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T.S. Nazir Khan, Abdul Gaffar Khan Vs. State of Mysore - Court Judgment

LegalCrystal Citation
SubjectSales Tax
CourtKarnataka High Court
Decided On
Case NumberS.T.R.P. Nos. 50, 51 and 52 of 1967
Judge
Reported in[1969]23STC269(Kar)
ActsMysore Sales Tax Act - Sections 12-A
AppellantT.S. Nazir Khan, Abdul Gaffar Khan
RespondentState of Mysore
Appellant AdvocateK. Srinivasan, Adv.
Respondent AdvocateShantaraju, Adv. for E.S. Venkataramaiah, Special Government Pleader
Excerpt:
.....granted to him, he has failed to establish the facts and as the the turnover of oil-seeds escaped assessment is estimated at rs. while the commercial tax officer intimated the petitioner in his proposition notice that he would proceed on the basis that 50 per cent of the electrical energy was consumed for the production of oil and oil-cakes, he did not state in his order the basis on which he made the best judgment assessment; shantaraju for the department, that a best judgment assessment such as the one made by the commercial tax officer, to some extent, necessarily involves guess-work, and that since the commercial tax officer did inform the petitioner that it would be reasonable to think that a moiety of the electrical energy was consumed by the oil-mills, it became the duty..........in the circumstances reasonable to proceed on the hypothesis that 50 per cent of the electrical energy consumed had been expended for the oil-mill and that the remaining 50 per cent had been utilized for the hulling operations and the manufacture of hour. the petitioner, in his statement of objections, asserted that the basis which the commercial tax officer proposed to adopt was inaccurate, and that for the hulling operations and the hour mill as much as 75 per cent of the total electrical energy consumed by the petitioner had been expended. but in his order with respect to tile period commencing on 1st april, 1960, and ending on 31st march, 1961, in which the commercial tax officer discussed whether any part of the turnover had escaped assessment he said this :- 'enquiries were made.....
Judgment:

Somnath Iyer, J.

1. The petitioner is a dealer under the Mysore Sales Tax Act, and in respect of the assessment years 1960-61 and 1962-65 the turnover of his oil-mill which produced oil and oil-cakes was assessed to sales tax by the Assistant Commercial Tax officer since the turnover was less than Rs. 40,000. A proceeding was subsequently commenced under section 12-A of the Mysore Sales Tax Act for the assessment of turnover which was believed to have escaped assessment. The proceeding so commenced by the Assistant Commercial Tax Officer was transferred to the file of the Commercial Tax Officer for the reason that the turnover when properly determined was likely to exceed Rs. 40,000. The Commercial Tax Officer then issued a notice to the petitioner and substituted new figures for the turnover determined by the Assistant Commercial Tax Officer ill consequence of which the petitioner became liable to pay enhanced sales tax.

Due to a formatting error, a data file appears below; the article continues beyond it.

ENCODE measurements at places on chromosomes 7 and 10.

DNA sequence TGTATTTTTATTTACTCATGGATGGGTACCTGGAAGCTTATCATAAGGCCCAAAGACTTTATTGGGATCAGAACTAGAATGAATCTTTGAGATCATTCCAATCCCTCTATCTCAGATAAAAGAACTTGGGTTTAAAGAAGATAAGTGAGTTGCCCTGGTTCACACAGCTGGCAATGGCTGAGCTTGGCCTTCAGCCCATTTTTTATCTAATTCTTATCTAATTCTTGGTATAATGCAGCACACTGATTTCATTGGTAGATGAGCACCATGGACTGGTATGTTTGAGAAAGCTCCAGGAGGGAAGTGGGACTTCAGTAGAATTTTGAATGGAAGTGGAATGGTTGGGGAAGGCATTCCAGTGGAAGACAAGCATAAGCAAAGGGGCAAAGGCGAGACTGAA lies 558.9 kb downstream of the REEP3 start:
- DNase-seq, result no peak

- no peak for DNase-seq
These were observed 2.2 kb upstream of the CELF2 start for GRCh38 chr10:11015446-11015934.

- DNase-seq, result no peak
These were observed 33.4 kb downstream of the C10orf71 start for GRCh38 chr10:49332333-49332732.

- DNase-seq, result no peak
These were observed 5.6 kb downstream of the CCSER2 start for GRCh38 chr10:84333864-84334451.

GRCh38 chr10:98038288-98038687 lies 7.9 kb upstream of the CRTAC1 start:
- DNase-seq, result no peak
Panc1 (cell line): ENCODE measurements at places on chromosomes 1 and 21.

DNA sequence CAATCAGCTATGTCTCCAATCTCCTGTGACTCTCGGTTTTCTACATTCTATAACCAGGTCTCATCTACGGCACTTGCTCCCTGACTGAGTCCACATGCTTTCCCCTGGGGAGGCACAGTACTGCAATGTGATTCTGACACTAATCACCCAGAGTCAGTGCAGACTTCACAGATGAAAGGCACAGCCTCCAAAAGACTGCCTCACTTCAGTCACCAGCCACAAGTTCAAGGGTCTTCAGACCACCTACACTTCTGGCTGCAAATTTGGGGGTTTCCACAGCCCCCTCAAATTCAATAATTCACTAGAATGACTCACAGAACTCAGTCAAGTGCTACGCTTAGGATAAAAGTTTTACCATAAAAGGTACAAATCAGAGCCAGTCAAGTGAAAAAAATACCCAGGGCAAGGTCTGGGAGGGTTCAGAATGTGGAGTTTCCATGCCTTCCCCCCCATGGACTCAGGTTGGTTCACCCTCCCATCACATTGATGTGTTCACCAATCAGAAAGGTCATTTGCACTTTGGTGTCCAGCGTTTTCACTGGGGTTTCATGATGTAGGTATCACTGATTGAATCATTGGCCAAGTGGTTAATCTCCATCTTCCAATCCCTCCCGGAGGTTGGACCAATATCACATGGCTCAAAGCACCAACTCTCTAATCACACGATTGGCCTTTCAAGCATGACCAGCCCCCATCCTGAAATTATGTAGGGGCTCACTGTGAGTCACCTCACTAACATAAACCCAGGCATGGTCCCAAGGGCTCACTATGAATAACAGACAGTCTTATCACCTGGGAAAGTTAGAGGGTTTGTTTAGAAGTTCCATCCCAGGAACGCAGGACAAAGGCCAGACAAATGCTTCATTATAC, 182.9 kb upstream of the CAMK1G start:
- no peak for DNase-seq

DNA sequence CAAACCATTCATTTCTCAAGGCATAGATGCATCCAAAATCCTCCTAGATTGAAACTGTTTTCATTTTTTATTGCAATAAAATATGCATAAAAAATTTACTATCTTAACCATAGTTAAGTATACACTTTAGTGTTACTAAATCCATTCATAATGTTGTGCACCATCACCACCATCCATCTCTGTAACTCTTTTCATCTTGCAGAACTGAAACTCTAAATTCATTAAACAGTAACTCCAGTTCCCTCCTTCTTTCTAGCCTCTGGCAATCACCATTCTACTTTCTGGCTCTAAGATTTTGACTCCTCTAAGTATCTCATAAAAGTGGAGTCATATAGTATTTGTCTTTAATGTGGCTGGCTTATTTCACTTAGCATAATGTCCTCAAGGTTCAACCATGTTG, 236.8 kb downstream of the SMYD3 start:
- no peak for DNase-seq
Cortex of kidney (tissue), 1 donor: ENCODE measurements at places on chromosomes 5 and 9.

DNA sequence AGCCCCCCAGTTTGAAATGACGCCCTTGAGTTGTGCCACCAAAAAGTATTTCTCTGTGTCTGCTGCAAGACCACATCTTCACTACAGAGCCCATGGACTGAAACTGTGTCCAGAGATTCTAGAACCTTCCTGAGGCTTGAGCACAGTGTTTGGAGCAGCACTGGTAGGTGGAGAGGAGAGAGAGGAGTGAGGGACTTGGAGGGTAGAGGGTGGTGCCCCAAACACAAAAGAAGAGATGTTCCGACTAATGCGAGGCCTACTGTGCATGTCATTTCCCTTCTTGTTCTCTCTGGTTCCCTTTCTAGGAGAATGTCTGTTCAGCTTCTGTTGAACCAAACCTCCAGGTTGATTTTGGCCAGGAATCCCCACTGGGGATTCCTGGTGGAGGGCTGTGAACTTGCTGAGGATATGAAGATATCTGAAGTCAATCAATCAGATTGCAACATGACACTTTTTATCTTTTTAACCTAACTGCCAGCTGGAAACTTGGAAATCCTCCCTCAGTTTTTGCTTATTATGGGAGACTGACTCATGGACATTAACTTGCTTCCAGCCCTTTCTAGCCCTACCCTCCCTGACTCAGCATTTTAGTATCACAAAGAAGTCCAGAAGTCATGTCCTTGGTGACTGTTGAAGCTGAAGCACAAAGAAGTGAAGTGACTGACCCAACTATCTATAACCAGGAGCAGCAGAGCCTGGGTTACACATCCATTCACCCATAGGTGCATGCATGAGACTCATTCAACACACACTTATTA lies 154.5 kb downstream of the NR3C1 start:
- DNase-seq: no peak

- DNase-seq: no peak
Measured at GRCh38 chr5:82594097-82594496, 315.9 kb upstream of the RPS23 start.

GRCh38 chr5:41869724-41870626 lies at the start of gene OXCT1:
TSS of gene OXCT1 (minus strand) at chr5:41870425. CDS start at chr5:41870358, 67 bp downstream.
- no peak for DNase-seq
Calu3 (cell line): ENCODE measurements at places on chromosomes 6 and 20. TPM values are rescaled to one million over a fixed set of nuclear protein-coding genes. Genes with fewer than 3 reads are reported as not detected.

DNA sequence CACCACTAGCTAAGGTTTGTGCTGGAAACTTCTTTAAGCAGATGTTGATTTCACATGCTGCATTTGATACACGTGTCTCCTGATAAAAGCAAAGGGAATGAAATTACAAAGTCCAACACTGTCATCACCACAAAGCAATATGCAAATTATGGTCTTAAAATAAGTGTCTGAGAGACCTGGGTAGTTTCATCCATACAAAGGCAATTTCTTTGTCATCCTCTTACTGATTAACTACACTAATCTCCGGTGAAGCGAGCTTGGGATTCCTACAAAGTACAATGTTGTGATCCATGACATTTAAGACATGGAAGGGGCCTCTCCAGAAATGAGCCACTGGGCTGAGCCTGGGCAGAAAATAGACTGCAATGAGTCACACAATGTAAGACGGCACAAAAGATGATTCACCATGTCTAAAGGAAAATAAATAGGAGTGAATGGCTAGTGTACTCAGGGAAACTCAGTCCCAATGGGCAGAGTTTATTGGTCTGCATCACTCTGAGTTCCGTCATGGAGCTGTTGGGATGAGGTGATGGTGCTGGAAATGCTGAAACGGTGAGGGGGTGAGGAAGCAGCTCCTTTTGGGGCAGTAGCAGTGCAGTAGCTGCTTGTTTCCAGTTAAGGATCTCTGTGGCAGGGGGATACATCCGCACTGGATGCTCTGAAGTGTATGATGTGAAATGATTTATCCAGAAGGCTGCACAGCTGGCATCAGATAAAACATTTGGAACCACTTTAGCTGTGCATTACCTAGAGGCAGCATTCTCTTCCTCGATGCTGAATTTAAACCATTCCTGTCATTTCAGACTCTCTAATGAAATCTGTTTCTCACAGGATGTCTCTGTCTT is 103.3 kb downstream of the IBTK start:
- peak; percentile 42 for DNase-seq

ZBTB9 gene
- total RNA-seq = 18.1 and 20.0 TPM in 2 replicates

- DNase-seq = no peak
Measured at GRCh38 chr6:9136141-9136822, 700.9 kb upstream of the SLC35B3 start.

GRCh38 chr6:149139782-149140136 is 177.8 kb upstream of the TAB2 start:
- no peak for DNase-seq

2. From the order made by the Commercial Tax Officer, in that way, the petitioner preferred an unsuccessful appeal to the Deputy Commissioner and the Sales Tax Appellate Tribunal, and in this revision petition Mr. Srinivasan for the petitioner presented a two-fold argument. The first was that the Commercial Tax Officer, who was not an assessing authority within the meaning of section 12-A of the Act, had no competence to commence a proceeding under its provisions, which an assessing authority, or appellate authority or revising authority alone could do, and that the Commercial Tax Officer was not one of them. The second submission was that the re-assessment made by the Commercial Tax Officer was insupportable for the reason that it is arbitrary and capricious.

3. It is not necessary for us to consider the sustainability of the first submission since, in our opinion, the orders made by the Commercial Tax Officer in these three revision petitions are liable to be set aside on other grounds.

4. The petitioner, besides being the owner of an oil nil was also hulling paddy and manufacturing hour. For his oil-mill and for the other two businesses he was consuming electricity, and the main ground on which the Commercial Tax Officer proposed to make a reassessment was that the total power consumed by the petitioner in respect of these three business activities demonstrated that the disclosed turnover in respect of the oil-mill was disproportionately low. In his proposition notice, as it is called, the Commercial Tax Officer intimated the dealer that it was in the circumstances reasonable to proceed on the hypothesis that 50 per cent of the electrical energy consumed had been expended for the oil-mill and that the remaining 50 per cent had been utilized for the hulling operations and the manufacture of hour. The petitioner, in his statement of objections, asserted that the basis which the Commercial Tax Officer proposed to adopt was inaccurate, and that for the hulling operations and the hour mill as much as 75 per cent of the total electrical energy consumed by the petitioner had been expended. But in his order with respect to tile period commencing on 1st April, 1960, and ending on 31st March, 1961, in which the Commercial Tax Officer discussed whether any part of the turnover had escaped assessment he said this :-